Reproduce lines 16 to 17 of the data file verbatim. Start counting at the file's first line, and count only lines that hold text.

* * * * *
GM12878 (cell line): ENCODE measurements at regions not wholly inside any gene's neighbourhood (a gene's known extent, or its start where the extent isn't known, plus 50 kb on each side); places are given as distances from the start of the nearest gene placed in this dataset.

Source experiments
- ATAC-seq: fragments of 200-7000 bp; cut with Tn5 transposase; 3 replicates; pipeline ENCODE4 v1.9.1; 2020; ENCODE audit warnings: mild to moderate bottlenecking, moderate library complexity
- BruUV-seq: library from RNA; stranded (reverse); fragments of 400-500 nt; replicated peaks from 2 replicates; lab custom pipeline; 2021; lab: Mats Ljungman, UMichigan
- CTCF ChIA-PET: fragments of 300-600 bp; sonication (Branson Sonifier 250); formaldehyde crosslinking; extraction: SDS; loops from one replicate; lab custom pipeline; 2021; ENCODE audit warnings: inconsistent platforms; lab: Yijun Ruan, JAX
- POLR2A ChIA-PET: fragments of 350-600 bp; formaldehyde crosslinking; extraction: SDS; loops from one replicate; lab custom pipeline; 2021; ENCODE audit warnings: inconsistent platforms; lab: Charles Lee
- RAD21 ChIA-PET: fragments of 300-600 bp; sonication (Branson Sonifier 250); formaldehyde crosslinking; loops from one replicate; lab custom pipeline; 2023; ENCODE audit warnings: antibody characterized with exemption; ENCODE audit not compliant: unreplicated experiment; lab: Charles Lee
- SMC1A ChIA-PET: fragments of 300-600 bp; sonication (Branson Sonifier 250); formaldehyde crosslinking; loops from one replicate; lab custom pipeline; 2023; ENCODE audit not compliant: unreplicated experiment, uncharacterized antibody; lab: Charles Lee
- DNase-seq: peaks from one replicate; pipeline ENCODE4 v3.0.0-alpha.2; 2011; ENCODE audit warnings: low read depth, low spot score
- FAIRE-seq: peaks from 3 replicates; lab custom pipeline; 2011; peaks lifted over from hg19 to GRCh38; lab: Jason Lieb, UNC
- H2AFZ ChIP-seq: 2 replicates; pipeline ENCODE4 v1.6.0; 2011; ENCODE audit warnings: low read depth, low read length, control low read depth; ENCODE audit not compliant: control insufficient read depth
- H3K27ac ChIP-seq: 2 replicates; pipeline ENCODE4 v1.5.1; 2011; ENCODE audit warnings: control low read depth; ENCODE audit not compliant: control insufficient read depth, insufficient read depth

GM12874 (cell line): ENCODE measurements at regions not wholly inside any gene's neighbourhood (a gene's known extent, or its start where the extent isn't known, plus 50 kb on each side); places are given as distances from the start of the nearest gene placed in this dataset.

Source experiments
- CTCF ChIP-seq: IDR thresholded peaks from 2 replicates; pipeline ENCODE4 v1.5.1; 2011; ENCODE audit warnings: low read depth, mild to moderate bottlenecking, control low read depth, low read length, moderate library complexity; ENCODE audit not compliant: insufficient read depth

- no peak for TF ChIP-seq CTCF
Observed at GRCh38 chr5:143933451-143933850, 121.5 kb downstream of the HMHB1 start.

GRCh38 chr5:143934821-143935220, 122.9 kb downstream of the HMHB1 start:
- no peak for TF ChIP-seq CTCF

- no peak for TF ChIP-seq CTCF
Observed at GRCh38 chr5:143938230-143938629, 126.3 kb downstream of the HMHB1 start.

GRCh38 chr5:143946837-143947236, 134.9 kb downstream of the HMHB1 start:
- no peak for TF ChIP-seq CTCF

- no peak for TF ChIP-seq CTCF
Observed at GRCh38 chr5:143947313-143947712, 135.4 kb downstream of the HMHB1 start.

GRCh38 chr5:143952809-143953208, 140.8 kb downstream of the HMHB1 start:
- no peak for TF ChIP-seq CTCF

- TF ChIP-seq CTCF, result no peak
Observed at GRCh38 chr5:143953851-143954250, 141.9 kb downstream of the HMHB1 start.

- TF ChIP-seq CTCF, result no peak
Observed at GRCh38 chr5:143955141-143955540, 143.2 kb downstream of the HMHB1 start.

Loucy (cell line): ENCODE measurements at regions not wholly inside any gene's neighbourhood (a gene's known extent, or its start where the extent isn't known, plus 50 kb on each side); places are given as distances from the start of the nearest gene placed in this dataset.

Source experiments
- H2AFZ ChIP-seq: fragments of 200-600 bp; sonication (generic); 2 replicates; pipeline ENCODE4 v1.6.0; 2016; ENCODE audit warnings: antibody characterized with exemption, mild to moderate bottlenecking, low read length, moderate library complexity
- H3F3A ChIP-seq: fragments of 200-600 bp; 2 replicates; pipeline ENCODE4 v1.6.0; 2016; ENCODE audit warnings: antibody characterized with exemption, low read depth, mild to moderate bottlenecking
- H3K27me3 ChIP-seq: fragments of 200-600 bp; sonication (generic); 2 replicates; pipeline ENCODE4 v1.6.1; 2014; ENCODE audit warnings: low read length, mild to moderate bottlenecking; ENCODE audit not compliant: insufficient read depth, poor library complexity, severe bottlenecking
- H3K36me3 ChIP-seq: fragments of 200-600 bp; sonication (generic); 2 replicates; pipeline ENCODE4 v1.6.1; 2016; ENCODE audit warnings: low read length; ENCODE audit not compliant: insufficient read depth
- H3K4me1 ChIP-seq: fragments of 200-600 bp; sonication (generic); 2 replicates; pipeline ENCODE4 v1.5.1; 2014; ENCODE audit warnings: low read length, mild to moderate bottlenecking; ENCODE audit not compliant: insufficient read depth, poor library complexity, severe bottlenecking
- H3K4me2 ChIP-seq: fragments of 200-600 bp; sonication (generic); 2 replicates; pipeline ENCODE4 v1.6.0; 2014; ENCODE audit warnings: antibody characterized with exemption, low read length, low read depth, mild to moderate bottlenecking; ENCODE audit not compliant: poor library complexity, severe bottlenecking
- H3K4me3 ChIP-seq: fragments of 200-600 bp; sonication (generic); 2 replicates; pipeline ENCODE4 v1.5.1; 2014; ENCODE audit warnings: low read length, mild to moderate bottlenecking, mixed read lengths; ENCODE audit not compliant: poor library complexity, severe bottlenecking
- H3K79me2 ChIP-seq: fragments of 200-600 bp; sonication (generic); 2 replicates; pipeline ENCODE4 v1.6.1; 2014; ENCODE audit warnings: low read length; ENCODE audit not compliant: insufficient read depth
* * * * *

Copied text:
- no peak for TF ChIP-seq CTCF
Observed at GRCh38 chr5:143933451-143933850, 121.5 kb downstream of the HMHB1 start.